Europe just took over the Internet with GDPR and the U.S. needs to take it back and review potential trade sanctions

May 25, 2018, Fairfax, Va.—Americans for Limited Government President Rick Manning today issued the following statement blasting the European Union’s new Internet regulations, the General Data Protection Regulation (GDPR) and urging the U.S. to respond with trade sanctions:

“The European Union’s new privacy regulations, GDPR, have gone into effect, forcing U.S.-based companies like Facebook and Twitter to comply with the new draconian anti-free speech scheme. Because the rules, Facebook, Twitter, Apple, and Google all are impacted negatively by compliance issues and have been left scrambling. Tens of millions of users and thousands of smaller companies are affected. Europe’s attempted cyber imperialism is forcing U.S. companies to comply with their rules or be fined tens millions of dollars per violation. This disrupts free markets, free trade and free speech.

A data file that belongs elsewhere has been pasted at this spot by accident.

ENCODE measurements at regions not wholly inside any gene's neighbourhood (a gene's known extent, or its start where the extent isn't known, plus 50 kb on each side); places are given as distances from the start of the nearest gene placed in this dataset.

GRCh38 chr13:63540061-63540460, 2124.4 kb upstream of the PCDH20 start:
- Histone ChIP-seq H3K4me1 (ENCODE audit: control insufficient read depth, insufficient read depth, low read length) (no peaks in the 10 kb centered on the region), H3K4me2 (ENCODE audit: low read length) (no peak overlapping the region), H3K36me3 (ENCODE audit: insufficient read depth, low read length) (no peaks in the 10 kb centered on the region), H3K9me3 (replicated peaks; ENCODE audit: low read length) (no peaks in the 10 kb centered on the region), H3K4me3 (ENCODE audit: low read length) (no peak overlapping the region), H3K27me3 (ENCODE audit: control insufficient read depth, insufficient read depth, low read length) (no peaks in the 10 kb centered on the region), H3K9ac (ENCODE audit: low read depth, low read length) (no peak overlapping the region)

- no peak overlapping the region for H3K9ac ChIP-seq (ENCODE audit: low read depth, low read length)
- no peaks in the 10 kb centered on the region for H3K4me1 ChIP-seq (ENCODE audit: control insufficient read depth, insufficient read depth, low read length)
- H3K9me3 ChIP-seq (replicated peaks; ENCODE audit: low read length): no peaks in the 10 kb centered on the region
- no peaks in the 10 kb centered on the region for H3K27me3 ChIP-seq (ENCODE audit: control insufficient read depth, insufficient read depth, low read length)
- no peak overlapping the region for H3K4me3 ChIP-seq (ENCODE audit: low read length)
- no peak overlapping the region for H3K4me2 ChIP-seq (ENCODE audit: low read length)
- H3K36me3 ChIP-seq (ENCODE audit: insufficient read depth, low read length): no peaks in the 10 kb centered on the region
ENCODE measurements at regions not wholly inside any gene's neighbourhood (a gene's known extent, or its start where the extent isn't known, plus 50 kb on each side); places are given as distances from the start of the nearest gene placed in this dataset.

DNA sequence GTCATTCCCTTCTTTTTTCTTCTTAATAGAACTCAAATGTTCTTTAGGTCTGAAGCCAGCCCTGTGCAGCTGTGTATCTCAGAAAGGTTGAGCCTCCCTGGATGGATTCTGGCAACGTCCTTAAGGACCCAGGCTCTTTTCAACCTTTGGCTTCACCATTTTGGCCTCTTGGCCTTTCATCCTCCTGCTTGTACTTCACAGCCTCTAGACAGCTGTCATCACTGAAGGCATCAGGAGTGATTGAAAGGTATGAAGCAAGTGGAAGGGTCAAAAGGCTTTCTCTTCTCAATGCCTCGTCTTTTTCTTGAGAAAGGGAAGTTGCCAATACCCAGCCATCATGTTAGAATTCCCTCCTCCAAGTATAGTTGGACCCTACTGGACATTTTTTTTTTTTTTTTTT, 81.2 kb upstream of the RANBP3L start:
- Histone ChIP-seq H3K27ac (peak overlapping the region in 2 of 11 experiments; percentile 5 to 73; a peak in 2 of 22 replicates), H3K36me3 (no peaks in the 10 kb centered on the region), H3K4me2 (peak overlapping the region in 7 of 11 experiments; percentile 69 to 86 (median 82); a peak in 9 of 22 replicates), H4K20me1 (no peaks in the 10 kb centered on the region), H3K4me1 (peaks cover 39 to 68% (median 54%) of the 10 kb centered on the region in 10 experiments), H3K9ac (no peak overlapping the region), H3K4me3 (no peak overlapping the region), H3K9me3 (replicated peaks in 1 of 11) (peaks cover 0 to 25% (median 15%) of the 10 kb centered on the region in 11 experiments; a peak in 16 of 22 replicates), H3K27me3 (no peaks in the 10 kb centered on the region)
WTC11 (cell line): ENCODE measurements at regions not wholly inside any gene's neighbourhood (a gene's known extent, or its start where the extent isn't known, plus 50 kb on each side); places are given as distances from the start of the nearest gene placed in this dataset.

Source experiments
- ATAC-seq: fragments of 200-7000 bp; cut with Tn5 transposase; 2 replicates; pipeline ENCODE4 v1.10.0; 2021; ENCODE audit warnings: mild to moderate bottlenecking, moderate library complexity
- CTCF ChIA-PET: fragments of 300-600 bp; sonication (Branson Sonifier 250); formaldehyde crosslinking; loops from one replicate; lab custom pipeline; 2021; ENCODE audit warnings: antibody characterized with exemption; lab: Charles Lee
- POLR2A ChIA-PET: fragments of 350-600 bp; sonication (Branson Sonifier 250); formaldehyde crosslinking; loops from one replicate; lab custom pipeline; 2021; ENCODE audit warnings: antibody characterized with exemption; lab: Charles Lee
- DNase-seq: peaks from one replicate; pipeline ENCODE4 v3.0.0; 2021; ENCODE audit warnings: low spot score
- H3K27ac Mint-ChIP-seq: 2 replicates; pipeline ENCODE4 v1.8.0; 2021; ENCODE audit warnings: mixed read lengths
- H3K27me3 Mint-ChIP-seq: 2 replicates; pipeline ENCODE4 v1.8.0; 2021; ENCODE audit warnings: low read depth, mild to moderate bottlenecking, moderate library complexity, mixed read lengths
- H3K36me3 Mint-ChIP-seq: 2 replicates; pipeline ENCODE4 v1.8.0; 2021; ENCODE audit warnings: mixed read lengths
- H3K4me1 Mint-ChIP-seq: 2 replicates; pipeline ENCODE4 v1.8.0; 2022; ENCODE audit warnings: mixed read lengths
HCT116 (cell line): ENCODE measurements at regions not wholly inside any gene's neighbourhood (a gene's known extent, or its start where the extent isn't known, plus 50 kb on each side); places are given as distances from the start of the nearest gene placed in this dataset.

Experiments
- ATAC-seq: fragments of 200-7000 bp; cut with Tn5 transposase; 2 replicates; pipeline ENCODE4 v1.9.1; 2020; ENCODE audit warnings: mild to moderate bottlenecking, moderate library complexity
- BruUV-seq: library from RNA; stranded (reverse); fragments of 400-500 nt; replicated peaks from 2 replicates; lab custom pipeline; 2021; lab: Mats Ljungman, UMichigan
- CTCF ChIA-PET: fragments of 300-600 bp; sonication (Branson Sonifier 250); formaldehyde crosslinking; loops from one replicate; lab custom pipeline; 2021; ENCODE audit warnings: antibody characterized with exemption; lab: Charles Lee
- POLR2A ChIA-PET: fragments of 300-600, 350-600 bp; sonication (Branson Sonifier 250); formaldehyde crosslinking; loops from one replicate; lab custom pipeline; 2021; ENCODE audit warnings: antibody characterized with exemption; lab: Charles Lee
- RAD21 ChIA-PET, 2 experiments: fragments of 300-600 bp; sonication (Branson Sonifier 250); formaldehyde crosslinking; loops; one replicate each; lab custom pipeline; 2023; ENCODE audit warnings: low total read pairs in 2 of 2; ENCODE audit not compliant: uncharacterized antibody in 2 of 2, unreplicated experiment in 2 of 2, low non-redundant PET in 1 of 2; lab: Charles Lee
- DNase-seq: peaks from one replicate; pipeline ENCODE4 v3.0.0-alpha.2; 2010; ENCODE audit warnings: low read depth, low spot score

“All of the privacy notifications Americans have been receiving, let’s be honest, have nothing to do with the concocted claims against a company known as Cambridge Analytica, which served as a proxy for the destructive impact of the new European regulations. Effectively, Europe’s regulations have broken the world wide web and the U.S. must intervene to protect Americans’ First Amendment rights.

“The first step that should be considered is bringing the DNS function back under U.S. control by renewing the NTIA contract with ICANN, providing that entity with the protection it needs from international pressures brought on the EU regulation. ICANN has been caught in GDPR as well. Next, the Department of Commerce should immediately review whether the GDPR violates trade between the U.S. and EU countries, and take immediate action to pressure the EU to rescind its ill-conceived regulatory takeover of the Internet.

“America’s invention of the Internet has been one of its greatest gifts to the world. The increased democratization of information is directly related to the Internet providing a free flow of information unfettered by government regulation. It is understandable for countries like Iran and China to fear an informed, diverse population. Europe’s 20th cnetury embrace of democratic pluralism is at odds with imposing this sort of group think on its citizens, and America must not stand for it. In short, too many Americans died to keep Europe free to allow pointy headed bureaucrats in Brussels to screw it up.”

Interview Availability: Please contact Americans for Limited Government at 703-383-0880 ext. 106 or at [email protected] to arrange an interview with ALG experts.